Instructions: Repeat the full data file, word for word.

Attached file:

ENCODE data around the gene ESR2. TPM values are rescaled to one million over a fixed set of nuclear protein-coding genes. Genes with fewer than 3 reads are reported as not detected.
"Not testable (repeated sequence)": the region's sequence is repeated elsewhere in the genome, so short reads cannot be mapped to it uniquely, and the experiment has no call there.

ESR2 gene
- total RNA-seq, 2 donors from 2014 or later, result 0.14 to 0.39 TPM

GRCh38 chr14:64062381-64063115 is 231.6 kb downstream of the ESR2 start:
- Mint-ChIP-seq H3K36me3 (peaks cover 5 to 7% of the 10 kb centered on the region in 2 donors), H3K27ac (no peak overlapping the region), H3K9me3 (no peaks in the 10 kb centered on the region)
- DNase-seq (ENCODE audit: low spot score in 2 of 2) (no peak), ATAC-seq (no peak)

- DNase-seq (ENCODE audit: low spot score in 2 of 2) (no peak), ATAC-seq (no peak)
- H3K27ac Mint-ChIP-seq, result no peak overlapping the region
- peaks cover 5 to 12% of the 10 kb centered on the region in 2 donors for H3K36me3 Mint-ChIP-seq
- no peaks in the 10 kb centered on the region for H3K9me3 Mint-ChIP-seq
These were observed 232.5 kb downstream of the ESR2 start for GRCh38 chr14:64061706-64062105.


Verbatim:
ENCODE data around the gene ESR2. TPM values are rescaled to one million over a fixed set of nuclear protein-coding genes. Genes with fewer than 3 reads are reported as not detected.
"Not testable (repeated sequence)": the region's sequence is repeated elsewhere in the genome, so short reads cannot be mapped to it uniquely, and the experiment has no call there.

ESR2 gene
- total RNA-seq, 2 donors from 2014 or later, result 0.14 to 0.39 TPM

GRCh38 chr14:64062381-64063115 is 231.6 kb downstream of the ESR2 start:
- Mint-ChIP-seq H3K36me3 (peaks cover 5 to 7% of the 10 kb centered on the region in 2 donors), H3K27ac (no peak overlapping the region), H3K9me3 (no peaks in the 10 kb centered on the region)
- DNase-seq (ENCODE audit: low spot score in 2 of 2) (no peak), ATAC-seq (no peak)

- DNase-seq (ENCODE audit: low spot score in 2 of 2) (no peak), ATAC-seq (no peak)
- H3K27ac Mint-ChIP-seq, result no peak overlapping the region
- peaks cover 5 to 12% of the 10 kb centered on the region in 2 donors for H3K36me3 Mint-ChIP-seq
- no peaks in the 10 kb centered on the region for H3K9me3 Mint-ChIP-seq
These were observed 232.5 kb downstream of the ESR2 start for GRCh38 chr14:64061706-64062105.